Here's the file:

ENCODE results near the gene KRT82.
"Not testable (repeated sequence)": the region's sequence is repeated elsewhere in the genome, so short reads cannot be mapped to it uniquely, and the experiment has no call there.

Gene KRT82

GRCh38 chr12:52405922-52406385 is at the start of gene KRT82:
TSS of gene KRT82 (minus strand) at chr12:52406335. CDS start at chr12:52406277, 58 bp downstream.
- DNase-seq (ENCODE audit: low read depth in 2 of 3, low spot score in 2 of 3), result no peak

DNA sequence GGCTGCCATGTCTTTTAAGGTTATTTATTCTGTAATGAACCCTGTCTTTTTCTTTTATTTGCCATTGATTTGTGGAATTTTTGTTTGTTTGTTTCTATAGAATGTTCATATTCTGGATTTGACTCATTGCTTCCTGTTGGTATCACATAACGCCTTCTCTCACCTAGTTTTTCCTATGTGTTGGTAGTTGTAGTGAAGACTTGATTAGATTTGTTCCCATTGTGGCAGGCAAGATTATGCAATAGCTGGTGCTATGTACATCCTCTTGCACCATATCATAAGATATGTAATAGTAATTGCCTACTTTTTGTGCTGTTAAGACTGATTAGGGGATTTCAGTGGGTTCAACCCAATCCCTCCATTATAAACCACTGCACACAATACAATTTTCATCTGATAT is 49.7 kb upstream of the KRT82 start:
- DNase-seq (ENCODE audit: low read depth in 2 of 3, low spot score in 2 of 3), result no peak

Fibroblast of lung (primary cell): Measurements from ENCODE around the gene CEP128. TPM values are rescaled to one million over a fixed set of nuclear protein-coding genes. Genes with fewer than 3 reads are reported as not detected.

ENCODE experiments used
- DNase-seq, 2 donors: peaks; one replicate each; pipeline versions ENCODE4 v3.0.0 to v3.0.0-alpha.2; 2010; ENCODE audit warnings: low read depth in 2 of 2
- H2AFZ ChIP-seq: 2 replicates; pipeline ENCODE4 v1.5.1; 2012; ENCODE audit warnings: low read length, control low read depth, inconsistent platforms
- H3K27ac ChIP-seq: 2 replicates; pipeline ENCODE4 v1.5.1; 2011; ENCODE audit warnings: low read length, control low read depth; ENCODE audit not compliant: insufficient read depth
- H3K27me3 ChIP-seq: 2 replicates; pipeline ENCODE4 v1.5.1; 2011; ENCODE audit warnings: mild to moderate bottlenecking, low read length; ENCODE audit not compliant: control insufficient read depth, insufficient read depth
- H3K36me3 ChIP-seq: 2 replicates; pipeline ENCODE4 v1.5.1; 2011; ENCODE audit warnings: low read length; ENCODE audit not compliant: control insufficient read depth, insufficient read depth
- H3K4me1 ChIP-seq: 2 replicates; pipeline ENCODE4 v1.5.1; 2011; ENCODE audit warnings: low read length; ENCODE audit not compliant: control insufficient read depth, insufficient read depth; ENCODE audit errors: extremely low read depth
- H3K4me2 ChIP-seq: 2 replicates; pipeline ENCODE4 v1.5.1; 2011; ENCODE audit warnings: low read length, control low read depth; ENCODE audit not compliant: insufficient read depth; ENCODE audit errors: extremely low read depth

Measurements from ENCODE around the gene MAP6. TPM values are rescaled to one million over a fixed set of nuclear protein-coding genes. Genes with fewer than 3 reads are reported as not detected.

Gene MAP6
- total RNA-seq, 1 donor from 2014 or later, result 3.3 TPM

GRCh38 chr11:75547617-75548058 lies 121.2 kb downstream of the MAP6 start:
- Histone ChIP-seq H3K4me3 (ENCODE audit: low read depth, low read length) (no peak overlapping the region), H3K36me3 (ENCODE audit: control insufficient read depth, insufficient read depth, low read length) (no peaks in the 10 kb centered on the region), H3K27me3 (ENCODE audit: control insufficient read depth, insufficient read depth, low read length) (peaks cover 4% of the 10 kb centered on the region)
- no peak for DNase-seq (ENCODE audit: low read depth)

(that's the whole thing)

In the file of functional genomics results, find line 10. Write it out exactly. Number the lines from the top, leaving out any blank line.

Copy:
ENCODE experiments used